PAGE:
Act Two

Arthur Miller

Act Two By Arthur Miller

The common room of Proctor’s house, eight days later.
At the right is a door opening on the fields outside. A fireplace is at the left, and behind
it a stairway leading upstairs. It is the low, dark, and rather long living room of the
time. As the curtain rises, the room is empty. From above, Elizabeth is heard softly
singing to the children. Presently the door opens and John Proctor enters, carrying his
gun. He glances about the room as he comes toward the fireplace, then halts for an
instant as he hears her singing. He continues on to the fireplace, leans the gun against
the wall as he swings a pot out of the fire and smells it. Then he lifts out the ladle and
tastes. He is not quite pleased. He reaches to a cupboard, takes a pinch of salt, and
drops it into the pot. As he is tasting again, her footsteps are heard on the stair. He
swings the pot into the fireplace and goes to a basin and washes his hands and face,
Elizabeth enters.
Elizabeth: What keeps you so late? It’s almost dark.
Proctor: I were planting far out to the forest edge. Elizabeth: Oh, you’re done
Proctor: Aye, the farm is seeded. The boys asleep?
49 50 The Crucible
Elizabeth: They will be soon. And she goes to the fireplace, proceeds to ladle up stew in
a dish.
Proctor: Pray now for a fair summer.
Elizabeth: Aye.
Proctor: Are you well today?
Elizabeth: I am. She brings the plate to the table, and, indi-cating the food:. It is
a rabbit.
Proctor, going to the table: Oh, is it! In Jonathan’s trap?
Elizabeth: No, she walked into the house this afternoon; I found her sittin’ in the
corner like she come to visit.
Proctor: Oh, that’s a good sign walkin’ in.
Elizabeth: Pray God. It hurt my heart to strip her, poor rabbit. She sits and
watches him taste it.
Proctor: It’s well seasoned.
Elizabeth, blushing with pleasure: I took great care. She’s tender?
Proctor: Aye. He eats. She watches him. I think we’ll see green fields soon. It’s
warm as blood beneath the clods.
Elizabeth: That’s well.
Proctor eats, then looks up.
Proctor: If the crop is good I’ll buy George Jacob’s heifer. How would that
please you?
Elizabeth: Aye, it would.
Proctor, with a grin: I mean to please you, Elizabeth.
Elizabeth – it is hard to say: I know it, John.
He gets up, goes to her, kisses her. She receives it. With a certain
disappointment, he returns to the table. Act Two Proctor, as gently as he can: Cider? 51
Elizabeth, with a sense of reprimanding herself for having forgot: Aye! She gets up and
goes and pours a glass for him. He now arches his back.
Proctor: This farm’s a continent when you go foot by foot droppin’ seeds in it.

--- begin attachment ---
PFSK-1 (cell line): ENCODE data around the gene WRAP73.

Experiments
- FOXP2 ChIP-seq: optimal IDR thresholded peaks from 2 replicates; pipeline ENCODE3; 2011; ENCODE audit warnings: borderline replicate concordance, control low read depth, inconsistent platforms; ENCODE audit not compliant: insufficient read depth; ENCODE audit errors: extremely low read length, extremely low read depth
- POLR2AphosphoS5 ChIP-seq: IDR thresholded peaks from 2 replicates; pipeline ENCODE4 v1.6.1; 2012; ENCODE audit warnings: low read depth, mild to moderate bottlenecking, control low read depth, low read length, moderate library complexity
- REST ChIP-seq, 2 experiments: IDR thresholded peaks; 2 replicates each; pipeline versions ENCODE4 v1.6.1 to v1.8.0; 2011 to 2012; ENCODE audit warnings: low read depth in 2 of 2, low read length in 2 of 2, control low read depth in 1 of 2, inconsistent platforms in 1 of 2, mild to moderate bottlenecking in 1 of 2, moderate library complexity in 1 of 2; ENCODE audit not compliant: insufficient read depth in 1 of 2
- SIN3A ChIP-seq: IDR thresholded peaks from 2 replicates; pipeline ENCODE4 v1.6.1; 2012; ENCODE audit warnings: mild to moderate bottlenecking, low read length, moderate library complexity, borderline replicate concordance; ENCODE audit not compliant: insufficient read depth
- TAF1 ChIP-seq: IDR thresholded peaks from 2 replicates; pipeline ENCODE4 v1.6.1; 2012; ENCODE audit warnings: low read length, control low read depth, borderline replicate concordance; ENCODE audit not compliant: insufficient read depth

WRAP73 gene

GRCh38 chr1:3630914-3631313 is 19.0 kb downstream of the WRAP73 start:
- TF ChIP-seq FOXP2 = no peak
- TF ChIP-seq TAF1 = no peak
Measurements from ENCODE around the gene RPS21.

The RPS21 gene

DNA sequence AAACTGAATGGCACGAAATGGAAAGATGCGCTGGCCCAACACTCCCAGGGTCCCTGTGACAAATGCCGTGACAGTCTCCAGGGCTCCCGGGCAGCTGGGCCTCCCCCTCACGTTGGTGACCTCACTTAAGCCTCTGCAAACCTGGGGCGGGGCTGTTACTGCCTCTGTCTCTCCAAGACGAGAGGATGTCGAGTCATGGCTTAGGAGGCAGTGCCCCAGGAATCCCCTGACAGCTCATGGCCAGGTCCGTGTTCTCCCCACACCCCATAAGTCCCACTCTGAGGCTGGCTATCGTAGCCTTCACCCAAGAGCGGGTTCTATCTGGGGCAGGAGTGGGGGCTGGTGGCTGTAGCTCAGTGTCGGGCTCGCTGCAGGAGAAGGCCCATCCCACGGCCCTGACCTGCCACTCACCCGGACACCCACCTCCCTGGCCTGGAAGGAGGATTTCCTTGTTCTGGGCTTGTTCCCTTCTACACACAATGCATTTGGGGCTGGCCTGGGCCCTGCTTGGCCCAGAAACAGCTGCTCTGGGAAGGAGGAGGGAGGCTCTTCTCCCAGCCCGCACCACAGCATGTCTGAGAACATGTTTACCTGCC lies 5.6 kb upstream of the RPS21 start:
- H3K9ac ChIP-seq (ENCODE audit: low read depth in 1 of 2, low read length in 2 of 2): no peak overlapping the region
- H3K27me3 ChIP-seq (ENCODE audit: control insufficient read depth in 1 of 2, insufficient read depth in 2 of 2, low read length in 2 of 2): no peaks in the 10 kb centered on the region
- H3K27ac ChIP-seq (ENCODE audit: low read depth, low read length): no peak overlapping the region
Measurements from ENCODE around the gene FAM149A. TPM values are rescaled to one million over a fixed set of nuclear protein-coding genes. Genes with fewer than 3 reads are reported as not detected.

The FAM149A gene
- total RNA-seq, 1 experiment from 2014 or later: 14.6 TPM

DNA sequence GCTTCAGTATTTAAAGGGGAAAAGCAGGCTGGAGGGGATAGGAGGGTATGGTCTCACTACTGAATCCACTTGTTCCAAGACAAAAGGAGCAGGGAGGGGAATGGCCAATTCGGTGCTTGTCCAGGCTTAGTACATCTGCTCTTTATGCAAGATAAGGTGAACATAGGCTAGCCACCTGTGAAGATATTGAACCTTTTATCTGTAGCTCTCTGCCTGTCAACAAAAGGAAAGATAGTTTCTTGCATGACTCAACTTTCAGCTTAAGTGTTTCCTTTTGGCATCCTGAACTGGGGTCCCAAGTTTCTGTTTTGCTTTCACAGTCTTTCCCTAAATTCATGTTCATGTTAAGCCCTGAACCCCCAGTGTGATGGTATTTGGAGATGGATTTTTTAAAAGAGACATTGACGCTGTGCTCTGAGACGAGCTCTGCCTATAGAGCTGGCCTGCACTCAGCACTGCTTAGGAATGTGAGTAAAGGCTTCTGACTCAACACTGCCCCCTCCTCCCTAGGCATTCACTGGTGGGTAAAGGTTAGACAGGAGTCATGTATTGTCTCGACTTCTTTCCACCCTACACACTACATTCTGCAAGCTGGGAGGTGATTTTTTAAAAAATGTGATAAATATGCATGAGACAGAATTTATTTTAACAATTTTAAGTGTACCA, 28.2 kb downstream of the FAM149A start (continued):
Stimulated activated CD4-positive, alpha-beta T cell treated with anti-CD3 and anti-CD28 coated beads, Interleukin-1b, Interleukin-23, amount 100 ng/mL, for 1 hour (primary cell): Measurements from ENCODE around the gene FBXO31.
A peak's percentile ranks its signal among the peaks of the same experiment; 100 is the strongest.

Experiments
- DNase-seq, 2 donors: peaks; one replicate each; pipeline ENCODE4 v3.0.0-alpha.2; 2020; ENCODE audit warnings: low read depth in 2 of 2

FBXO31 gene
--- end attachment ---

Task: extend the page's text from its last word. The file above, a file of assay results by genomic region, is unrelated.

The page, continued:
Elizabeth, coming with the cider: It must be.
Proctor, drinks a long draught, then, putting the glass down: You ought to bring some
flowers in the house.
Elizabeth: Oh! I forgot! I will tomorrow.
Proctor: It’s winter in here yet. On Sunday let you come with me, and we’ll walk the
farm together; I never see such a load of flowers on the earth. With good feeling he goes
and looks up at the sky through the open doorway. Lilacs have a purple smell. Lilac is
the smell of nightfall, I think. Massachusetts is a beauty in the spring!
Elizabeth: Aye, it is.
There is a pause. She is watching him from the table as he stands there absorbing the
night. It is as though she would speak but cannot. Instead, now, she takes up his plate
and glass and fork and goes with them to the basin. Her back is turned to him. He turns
to her and watches her. A sense of their separation rises.
Proctor: I think you’re sad again. Are you?
Elizabeth – she doesn’t want friction, and yet she must: You come so late I thought
you’d gone to Salem this afternoon.
Proctor: Why? I have no business in Salem.
Elizabeth: You did speak of going, earlier this week. Proctor – he knows what she
means: I thought better of it since. 52 The Crucible
Elizabeth: Mary Warren’s there today,
Proctor: Why’d you let her? You heard me forbid her go to Salem any morel
Elizabeth: I couldn’t stop her.
Proctor, holding back a full condemnation of her: It is a fault, it is a fault,
Elizabeth – you’re the mistress here, not Mary Warren.
Elizabeth: She frightened all my strength away.
Proctor: How may that mouse frighten you, Elizabeth? You –
Elizabeth: It is a mouse no more. I forbid her go, and she raises up her chin like
the daughter of a prince and lays to me, “I must go to Salem, Goody Proctor; I